# Low Reynolds Number Flow

Low Reynolds number flow can be a very interesting topic.  Low Reynolds number flow (Re ) is also called Stokes flow.  At very low Reynolds number, the Navier-Stokes equations can be greatly simplified.  Fluid mechanics at human length scales, such as swimming, is generally not very low Reynolds number.  Developments in microfluidics, nanotechnology, and biomimicry has increased the frequency with which engineers encounter low Reynolds flows problems.  Because humans often encounter fluids at moderate of high Reynolds numbers, our intuition can deceive us.  Two of the most basic results of low Reynolds flow is that it is fully reversible and independent of time.

As a refresher, the Reynolds number is the ratio of inertial to viscous forces and is given by

where is the fluid density, is the velocity, is a characteristic length such as a diameter, and is the viscosity.  The Reynolds number can also be thought of as the ratio of the momentum diffusion rate to the viscous diffusion rate.  At Reynolds numbers less than approximately 2000, the flow is laminar.  For Reynolds numbers greater than approximately 4000, the flow is turbulent.The Navier-Stokes equations which govern fluid mechanics can be simplified greatly for very small Reynolds number ().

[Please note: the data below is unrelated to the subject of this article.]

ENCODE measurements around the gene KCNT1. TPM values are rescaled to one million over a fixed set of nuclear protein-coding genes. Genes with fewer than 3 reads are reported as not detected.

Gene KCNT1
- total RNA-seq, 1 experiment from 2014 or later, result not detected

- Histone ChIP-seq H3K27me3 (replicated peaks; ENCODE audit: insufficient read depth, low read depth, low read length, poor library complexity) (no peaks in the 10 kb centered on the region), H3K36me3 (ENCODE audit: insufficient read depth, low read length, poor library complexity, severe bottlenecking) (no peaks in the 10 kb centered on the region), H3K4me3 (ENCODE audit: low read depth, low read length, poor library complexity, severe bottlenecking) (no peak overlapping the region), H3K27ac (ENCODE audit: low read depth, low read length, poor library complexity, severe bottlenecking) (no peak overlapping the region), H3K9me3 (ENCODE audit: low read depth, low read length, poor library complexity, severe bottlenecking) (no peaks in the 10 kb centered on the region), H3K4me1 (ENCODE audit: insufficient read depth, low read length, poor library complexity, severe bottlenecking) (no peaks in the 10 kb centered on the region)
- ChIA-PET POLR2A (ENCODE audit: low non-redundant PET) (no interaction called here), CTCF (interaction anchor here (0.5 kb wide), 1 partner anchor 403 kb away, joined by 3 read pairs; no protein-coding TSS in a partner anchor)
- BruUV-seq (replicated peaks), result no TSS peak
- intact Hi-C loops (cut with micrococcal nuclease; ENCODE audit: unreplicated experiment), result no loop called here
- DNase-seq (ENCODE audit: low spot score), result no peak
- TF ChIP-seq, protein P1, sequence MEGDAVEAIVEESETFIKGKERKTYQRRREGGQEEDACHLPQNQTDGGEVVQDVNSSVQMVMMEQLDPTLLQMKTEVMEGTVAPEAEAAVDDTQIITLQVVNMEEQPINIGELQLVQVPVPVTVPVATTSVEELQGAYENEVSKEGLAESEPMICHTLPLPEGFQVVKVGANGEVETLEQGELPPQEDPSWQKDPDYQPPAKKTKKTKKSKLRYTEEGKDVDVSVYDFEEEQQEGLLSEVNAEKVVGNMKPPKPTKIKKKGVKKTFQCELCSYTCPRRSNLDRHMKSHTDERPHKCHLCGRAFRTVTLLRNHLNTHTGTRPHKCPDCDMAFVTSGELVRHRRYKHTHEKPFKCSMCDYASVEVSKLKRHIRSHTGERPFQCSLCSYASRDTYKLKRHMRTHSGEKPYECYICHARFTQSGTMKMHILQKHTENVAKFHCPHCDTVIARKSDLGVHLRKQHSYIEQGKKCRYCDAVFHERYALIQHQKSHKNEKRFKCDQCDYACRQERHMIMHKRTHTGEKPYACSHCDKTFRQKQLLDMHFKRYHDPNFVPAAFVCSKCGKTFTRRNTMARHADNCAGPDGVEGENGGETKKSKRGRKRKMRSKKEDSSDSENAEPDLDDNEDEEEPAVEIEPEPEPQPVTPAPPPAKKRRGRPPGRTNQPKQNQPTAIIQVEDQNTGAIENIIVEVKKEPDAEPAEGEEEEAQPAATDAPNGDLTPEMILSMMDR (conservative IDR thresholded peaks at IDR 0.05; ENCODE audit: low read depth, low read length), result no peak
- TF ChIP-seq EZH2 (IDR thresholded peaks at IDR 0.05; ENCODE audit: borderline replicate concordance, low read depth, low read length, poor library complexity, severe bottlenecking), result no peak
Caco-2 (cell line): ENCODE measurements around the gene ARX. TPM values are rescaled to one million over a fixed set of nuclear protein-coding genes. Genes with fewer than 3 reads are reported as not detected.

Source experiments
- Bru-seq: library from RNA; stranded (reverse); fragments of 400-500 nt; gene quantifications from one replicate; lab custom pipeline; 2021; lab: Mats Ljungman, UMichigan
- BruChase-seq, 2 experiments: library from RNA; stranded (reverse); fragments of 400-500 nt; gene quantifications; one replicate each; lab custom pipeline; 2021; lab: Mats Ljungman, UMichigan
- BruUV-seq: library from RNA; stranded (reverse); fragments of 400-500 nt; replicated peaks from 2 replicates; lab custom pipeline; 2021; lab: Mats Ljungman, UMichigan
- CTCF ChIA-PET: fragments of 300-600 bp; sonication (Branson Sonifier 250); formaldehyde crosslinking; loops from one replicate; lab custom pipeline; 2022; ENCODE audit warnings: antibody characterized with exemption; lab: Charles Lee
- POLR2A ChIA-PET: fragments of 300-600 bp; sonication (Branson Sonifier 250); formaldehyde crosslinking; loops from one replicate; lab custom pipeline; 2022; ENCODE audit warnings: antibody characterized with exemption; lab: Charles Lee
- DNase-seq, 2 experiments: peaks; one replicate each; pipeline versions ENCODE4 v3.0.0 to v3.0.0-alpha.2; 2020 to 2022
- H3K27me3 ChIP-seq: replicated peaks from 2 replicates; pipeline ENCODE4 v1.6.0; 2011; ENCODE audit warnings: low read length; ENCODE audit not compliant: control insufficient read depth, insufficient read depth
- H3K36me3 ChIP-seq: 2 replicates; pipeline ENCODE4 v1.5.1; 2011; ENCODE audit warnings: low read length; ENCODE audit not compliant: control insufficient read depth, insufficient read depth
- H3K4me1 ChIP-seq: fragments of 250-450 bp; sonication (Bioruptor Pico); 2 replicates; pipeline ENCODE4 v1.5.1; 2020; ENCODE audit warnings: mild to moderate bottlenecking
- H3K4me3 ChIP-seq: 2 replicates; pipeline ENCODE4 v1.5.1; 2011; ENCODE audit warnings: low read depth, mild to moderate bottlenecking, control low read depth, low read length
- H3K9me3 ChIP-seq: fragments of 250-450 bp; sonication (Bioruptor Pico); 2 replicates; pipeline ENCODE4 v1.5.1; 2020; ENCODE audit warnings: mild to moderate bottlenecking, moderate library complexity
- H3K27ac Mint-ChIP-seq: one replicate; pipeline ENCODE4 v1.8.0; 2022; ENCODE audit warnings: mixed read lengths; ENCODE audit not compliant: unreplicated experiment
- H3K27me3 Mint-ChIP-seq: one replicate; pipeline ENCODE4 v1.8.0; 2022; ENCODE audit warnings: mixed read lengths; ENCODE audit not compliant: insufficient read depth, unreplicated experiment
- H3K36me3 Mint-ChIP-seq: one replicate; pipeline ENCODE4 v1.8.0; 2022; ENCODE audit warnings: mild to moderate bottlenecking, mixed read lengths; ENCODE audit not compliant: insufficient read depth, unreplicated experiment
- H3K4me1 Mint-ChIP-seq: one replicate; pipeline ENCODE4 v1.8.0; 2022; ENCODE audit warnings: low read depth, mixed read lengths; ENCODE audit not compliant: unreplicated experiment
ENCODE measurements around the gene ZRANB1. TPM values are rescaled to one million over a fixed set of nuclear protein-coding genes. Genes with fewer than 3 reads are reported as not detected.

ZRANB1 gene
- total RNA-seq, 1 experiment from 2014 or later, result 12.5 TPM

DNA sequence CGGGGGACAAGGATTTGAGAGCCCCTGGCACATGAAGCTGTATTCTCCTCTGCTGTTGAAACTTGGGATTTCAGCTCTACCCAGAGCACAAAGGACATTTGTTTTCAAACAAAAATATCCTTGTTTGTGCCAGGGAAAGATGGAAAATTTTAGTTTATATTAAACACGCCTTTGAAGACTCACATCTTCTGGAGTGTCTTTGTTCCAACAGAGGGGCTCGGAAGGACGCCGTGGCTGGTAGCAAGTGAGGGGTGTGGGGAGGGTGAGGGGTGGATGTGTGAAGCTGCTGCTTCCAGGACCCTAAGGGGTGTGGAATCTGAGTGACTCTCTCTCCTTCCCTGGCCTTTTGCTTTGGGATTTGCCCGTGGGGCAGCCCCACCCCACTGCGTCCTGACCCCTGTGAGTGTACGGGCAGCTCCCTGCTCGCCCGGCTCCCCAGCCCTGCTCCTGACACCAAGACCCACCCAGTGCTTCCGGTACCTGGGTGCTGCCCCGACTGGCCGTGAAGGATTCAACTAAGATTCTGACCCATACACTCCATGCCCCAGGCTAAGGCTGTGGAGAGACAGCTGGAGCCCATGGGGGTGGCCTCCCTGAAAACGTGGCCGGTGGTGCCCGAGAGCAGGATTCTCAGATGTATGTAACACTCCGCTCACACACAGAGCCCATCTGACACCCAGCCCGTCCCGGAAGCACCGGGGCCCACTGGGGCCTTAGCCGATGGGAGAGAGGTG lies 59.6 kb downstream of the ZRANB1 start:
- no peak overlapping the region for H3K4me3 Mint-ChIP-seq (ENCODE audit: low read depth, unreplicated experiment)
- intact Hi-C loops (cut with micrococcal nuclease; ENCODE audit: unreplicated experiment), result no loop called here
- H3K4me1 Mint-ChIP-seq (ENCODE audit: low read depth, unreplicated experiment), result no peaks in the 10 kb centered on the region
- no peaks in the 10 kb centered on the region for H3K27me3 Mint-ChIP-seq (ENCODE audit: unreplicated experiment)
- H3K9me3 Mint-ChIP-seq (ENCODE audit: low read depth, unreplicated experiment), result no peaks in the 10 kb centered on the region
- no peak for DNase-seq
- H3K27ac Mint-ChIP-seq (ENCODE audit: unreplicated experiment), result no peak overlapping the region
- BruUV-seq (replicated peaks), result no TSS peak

where is the velocity vector, is the pressure, and is the body force vector.   It should be noticed that this is no longer explicitly a function of time because the terms have vanished.

The video lecture by G.I Taylor on Low Reynolds flow offers many good explanations.  This video is part of a video lecture series featuring Ascher Shapiro and other renowned fluid mechanics experts.  The video demonstrating reversible flow is quite simple and clear.

A classic paper by Edward M. Purcell (a Nobel prize winning physicist at Harvard) entitled “Life at Low Reynolds Number” is available online for free.  In this paper, he helps explain some of the non-intuitive fluid behaviors.  In particular, he develops the well-known “scallop theorem” for swimming at low Reynolds number.  In short, a body composed of two links connected by a pivot such as a scallop shell cannot swim at low Reynolds number.  The body must have at least three rigid links or have a flexible tail like body to create asymmetric motions.  Figure 1.3 of the thesis by J. Hussong at TU Delft presents the different methods of asymmetry.  These asymmetries were originally described in the paper by S.N. Khaderi et al (available here also from TU Deflt).  Brennen at Caltech has an online textbook which has a section on low Reynolds number locomotion by a variety of mechanisms.